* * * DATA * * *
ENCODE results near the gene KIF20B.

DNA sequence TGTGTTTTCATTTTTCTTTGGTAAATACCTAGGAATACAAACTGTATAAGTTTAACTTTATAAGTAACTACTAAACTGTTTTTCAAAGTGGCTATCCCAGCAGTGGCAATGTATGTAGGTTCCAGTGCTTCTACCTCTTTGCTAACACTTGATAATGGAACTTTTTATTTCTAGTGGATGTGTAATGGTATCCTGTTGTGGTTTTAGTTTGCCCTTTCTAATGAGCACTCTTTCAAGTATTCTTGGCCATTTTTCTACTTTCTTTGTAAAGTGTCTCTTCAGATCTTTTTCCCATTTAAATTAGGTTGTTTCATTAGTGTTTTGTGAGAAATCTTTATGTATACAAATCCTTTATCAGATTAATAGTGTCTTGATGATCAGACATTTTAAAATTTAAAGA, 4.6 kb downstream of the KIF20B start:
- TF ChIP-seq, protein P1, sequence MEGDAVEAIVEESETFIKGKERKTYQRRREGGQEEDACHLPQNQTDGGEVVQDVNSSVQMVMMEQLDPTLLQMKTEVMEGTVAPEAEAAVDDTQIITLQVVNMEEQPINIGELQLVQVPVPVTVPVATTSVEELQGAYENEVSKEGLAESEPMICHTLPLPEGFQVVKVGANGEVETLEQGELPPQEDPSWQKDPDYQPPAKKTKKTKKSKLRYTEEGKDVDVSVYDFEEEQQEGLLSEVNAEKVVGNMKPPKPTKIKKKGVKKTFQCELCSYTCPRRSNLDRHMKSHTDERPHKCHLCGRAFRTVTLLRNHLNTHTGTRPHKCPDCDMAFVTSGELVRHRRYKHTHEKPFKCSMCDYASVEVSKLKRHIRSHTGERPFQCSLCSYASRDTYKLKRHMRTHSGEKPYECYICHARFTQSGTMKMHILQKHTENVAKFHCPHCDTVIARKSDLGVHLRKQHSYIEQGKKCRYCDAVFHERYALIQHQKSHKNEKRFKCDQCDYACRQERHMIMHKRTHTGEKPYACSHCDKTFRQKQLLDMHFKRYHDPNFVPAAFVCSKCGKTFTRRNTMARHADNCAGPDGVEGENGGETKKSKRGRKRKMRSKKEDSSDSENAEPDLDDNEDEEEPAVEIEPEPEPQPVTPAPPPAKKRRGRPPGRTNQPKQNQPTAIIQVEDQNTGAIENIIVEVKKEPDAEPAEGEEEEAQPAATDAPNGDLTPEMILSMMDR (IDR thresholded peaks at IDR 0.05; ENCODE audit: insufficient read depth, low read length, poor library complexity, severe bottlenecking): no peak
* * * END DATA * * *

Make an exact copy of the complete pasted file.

ENCODE results near the gene KIF20B.

DNA sequence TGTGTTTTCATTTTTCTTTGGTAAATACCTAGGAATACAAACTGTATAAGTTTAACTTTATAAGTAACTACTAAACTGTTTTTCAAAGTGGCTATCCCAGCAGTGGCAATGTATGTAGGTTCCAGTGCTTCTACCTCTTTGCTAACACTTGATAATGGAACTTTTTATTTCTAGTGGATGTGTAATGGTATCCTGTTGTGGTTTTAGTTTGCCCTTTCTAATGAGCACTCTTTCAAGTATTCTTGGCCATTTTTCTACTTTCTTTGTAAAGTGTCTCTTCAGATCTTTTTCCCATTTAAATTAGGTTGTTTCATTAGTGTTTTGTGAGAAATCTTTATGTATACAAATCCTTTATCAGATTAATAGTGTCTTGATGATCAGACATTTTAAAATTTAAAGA, 4.6 kb downstream of the KIF20B start:
- TF ChIP-seq, protein P1, sequence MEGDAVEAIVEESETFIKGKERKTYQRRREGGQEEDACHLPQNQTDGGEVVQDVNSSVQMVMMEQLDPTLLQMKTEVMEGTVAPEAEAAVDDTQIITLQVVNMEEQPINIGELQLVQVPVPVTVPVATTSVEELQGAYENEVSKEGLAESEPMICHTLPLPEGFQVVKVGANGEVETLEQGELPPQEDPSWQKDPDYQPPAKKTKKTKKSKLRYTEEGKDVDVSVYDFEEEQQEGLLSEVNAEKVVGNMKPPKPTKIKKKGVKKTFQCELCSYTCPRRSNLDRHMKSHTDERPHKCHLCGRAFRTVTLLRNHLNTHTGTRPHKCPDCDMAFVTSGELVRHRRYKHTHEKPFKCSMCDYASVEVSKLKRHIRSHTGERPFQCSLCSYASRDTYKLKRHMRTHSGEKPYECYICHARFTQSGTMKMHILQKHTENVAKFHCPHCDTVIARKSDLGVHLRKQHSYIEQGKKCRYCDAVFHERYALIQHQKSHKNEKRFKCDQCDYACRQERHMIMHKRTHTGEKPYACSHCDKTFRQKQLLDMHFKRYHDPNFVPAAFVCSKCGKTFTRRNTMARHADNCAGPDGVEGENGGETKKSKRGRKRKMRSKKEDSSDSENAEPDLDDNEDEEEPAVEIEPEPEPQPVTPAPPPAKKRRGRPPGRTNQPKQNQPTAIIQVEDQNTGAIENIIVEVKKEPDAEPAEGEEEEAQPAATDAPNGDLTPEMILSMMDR (IDR thresholded peaks at IDR 0.05; ENCODE audit: insufficient read depth, low read length, poor library complexity, severe bottlenecking): no peak